Golf is fun, whether playing solo or with others. Having a basic understanding of the game’s rules makes it easier to enjoy the experience and improve your skills. In this periodic column, I provide brief explanations of golf rules and answer commonly asked questions.
Question: After completing her round of golf, Dana was preparing to post her score for handicap purposes. Janet walked by and said, "Don’t forget to use your ESC. You had high scores on several holes that need to be adjusted." Dana replied, "What is ESC?"
Answer: Equitable stroke control keeps an exceptionally bad hole from changing a handicap index too much and sets a maximum ESC number that a player can post on any hole depending on that player’s course handicap.
Many of us get confused on how to apply ESC when playing a round of golf. For handicap purposes, after a round, a player is required to adjust hole scores (actual or most likely) when these hole scores are higher than the maximum ESC number. Remember, the key is to adjust your score after the round. This means that if you finish a hole you should put down the actual score for that hole. If you pick up before holing out, you should put down the score for that hole that you would most likely have had if you would have holed out. Use your best judgment.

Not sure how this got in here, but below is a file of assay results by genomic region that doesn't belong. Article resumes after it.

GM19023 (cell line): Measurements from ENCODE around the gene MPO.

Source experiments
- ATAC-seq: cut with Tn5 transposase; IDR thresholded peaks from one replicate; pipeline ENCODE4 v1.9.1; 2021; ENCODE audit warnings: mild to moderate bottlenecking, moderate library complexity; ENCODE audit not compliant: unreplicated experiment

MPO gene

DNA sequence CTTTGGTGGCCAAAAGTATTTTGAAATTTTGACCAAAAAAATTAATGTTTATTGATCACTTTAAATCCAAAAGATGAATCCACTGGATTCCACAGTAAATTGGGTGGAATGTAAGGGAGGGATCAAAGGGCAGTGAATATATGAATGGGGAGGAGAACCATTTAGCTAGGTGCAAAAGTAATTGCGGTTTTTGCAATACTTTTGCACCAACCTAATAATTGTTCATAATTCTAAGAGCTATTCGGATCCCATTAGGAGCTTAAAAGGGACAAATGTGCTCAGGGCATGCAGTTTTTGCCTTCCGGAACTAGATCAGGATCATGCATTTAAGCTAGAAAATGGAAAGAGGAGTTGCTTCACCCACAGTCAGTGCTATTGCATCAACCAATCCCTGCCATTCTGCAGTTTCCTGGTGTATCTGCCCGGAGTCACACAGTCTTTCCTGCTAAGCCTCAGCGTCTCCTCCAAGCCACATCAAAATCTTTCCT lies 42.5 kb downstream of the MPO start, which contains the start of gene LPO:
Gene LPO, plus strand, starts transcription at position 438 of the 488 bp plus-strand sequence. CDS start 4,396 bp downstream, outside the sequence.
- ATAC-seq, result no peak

After your round is complete, you should check each hole to see if your score for that hole exceeds the maximum you are allowed under ESC. If it does, then you adjust your score. What is allowed under ESC? If your course handicap is 9 or less the most you can post for handicap purposes is a double bogey. 10-19 =7; 20-29=8; 30-39=9; 40 or more= 0.
As always, have fun playing and practicing. E-mail me at email@example.com with any questions or suggestions.
Lewis is a certified teaching professional and a member of the United States Golf Teachers Federation.